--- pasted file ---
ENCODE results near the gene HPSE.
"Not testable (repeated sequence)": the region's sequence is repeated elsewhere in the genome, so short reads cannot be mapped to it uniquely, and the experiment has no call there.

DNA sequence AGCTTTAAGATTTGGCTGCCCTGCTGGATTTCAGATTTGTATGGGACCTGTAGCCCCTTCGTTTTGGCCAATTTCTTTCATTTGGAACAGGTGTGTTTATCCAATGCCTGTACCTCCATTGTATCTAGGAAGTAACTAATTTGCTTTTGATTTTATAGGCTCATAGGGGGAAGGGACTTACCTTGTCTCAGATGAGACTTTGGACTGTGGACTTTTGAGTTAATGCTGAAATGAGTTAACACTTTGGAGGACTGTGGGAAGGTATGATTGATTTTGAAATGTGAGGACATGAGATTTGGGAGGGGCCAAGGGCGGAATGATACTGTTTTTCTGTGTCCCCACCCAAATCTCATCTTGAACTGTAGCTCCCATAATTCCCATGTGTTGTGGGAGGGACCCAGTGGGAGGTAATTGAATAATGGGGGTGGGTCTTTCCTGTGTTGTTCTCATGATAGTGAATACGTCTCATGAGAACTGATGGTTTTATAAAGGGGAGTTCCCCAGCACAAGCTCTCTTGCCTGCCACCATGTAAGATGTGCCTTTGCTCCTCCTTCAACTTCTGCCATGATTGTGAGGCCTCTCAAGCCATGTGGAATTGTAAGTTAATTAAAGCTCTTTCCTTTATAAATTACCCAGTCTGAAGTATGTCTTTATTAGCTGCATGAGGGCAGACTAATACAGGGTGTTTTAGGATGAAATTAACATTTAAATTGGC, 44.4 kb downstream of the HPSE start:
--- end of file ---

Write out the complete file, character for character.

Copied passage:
ENCODE results near the gene HPSE.
"Not testable (repeated sequence)": the region's sequence is repeated elsewhere in the genome, so short reads cannot be mapped to it uniquely, and the experiment has no call there.

DNA sequence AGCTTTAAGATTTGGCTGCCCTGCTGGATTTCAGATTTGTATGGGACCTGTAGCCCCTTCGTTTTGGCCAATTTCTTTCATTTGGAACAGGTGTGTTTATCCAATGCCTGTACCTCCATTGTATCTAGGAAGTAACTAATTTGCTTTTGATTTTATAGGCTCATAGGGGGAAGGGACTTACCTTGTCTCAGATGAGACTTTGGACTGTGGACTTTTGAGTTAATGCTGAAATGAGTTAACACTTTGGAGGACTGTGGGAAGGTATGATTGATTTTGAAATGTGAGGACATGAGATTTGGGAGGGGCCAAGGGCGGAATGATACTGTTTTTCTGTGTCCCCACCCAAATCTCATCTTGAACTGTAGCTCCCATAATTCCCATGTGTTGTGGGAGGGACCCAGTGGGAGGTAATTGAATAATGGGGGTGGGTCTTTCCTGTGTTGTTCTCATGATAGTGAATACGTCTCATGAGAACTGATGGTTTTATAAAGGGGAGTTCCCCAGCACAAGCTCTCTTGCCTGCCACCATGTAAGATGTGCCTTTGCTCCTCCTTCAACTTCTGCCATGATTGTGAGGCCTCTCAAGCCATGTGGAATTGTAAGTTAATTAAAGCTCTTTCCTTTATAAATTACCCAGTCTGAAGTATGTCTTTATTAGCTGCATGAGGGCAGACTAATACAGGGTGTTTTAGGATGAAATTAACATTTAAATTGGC, 44.4 kb downstream of the HPSE start: